“Anyone interested in the central themes of the last 36 years, the critical ideas, the debates, the cultural innovations, the issues that Jews debated, will find those reflected on the pages of Moment magazine.” —historian Jonathan Sarna
“Moment has become a rather brilliant journal of Jewish cultural and sociological affairs—a worthy successor to the Commentary of the 1950s and 1960s.” —historian Howard Sachar
Moment Magazine was founded in 1975 by Nobel Prize laureate Elie Wiesel and acclaimed writer Leonard Fein that Fein said would include diverse opinions “of no single ideological position, save of course, for a commitment to Jewish life.”
Moment is named after the Yiddish-language Der Moment, founded in 1910 in Warsaw, Poland. Der Moment, as Wiesel describes in Moment’s first issue, “became a massive circulation newspaper, and lived until it was murdered together with Polish Jewry.” Fortunately, Der Moment lives on, on microfilm at the YIVO Institute for Jewish Research in New York, and through its namesake, Moment.
Its pages have been graced by both well-known writers and emerging writers, including Calvin Trillin, Chaim Potok, Isaac Bashevis Singer, Abba Eban, Cynthia Ozick, Wolf Blitzer, Yossi Klein Halevi, Theodore Bikel, Jeremy Groopman, Ron Rosenbaum, Sherwin Nuland, Erica Jong, Dara Horn, David Margolick, Dani Shapiro and so many others.
A professor, political activist and author of 57 books, Elie Wiesel is best known for his acclaimed memoir, Night, a searing autobiographical account of the horrors he witnessed and endured as a teenager in Auschwitz and Buchenwald. For decades after, he persistently spoke out for the need to remember the Holocaust and against atrocities and genocides around the world. The Nobel committee recognized this work in 1986 by awarding Wiesel its prize for peace. The Nobel citation described him in prophetic terms: “Wiesel is a messenger to mankind. His message is one of peace, atonement and human dignity. His belief that the forces fighting evil in the world can be victorious is a hard-won belief.” He passed away in 2016.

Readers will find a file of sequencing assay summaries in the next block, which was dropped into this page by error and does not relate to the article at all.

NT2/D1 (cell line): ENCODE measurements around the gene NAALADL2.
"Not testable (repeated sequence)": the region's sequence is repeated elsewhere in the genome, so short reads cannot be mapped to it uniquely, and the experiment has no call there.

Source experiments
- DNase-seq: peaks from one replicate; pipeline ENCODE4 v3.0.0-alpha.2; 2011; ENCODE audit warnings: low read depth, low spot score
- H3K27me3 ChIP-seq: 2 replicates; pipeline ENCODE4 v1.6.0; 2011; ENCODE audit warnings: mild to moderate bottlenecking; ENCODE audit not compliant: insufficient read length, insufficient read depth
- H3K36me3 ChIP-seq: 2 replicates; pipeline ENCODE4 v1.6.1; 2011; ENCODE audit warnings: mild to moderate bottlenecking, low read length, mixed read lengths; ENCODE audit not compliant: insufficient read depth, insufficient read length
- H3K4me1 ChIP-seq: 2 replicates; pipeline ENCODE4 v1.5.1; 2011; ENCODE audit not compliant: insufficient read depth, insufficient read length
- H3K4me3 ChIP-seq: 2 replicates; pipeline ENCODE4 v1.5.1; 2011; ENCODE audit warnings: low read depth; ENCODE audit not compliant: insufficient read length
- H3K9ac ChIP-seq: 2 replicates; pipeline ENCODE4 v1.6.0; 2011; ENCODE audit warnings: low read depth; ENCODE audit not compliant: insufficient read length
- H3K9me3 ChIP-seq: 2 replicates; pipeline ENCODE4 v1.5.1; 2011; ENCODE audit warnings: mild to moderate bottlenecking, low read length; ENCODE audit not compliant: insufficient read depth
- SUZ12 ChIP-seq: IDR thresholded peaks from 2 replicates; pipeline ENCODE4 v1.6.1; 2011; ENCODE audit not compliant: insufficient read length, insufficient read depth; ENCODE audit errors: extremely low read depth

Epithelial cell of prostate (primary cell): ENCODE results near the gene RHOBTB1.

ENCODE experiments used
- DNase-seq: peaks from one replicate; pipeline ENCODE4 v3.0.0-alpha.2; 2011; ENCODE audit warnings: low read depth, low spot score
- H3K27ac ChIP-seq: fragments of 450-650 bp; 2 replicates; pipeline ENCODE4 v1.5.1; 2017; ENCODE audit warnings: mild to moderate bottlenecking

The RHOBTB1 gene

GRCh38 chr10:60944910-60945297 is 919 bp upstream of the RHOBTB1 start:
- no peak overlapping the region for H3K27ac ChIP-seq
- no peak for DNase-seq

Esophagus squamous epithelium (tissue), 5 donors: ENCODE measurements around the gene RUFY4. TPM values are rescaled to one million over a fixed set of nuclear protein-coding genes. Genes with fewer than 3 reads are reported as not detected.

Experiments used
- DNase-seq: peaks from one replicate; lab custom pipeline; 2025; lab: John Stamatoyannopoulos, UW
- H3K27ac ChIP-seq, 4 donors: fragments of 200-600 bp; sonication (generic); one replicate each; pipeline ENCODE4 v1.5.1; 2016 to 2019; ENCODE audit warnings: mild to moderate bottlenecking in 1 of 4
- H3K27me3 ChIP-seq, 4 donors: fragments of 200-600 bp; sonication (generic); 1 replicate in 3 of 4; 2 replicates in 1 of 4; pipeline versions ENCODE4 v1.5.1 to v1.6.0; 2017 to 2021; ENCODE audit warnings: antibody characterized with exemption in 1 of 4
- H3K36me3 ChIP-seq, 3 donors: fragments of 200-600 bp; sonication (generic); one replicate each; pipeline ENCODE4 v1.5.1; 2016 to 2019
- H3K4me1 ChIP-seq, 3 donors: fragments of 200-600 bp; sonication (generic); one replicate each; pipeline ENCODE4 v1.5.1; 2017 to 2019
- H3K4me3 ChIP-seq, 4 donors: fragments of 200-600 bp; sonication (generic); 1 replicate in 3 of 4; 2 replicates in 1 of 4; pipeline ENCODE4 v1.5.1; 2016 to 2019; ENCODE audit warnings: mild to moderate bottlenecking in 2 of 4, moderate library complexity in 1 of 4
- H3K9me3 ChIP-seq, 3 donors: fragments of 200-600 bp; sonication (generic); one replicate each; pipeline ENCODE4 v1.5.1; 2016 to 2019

After co-founding Moment Magazine with Elie Wiesel in 1975, Leonard Fein served as its founding editor for 11 years. Writing in the magazine’s first issue, he described it as having “no single ideological position—save, of course, for a commitment to Jewish life.” Both a man of letters and a true activist, Leonard “Leibel” Fein never lost his abiding passion for serving the Jewish people. He used the editor’s column regularly to write about his passions – social justice and ending racism and poverty, Judaism, Israel and the American Jewish community. He also founded Mazon: A Jewish Response to Hunger, and the National Jewish Coalition for Literacy. Author of many books, he taught political science, social policy and Jewish thought at universities around the world. He passed away in 2014.
Selections from the archives:
The Center for Creative Change (CCC) is dedicated to strengthening civic discourse in order to find creative solutions to age-old problems. Through Moment Magazine and related projects, the CCC aims to build and educate a network of people interested in serious, intellectual exchange on the important issues of our time and to expose anti-Semitism and other deeply ingrained prejudices. Nadine Epstein is the executive director. As a dedicated 501(c)(3) based in Washington, DC, the CCC may accept tax-deductible donations. The CCC is not a sectarian organization.
Kenneth J. Bialkin
Diane Lipton Dennis
Terry E. Grant
Jean Bloch Rosensaft
Sarai Brachman Shoup
Walter P. Stern
Stephen Joel Trachtenberg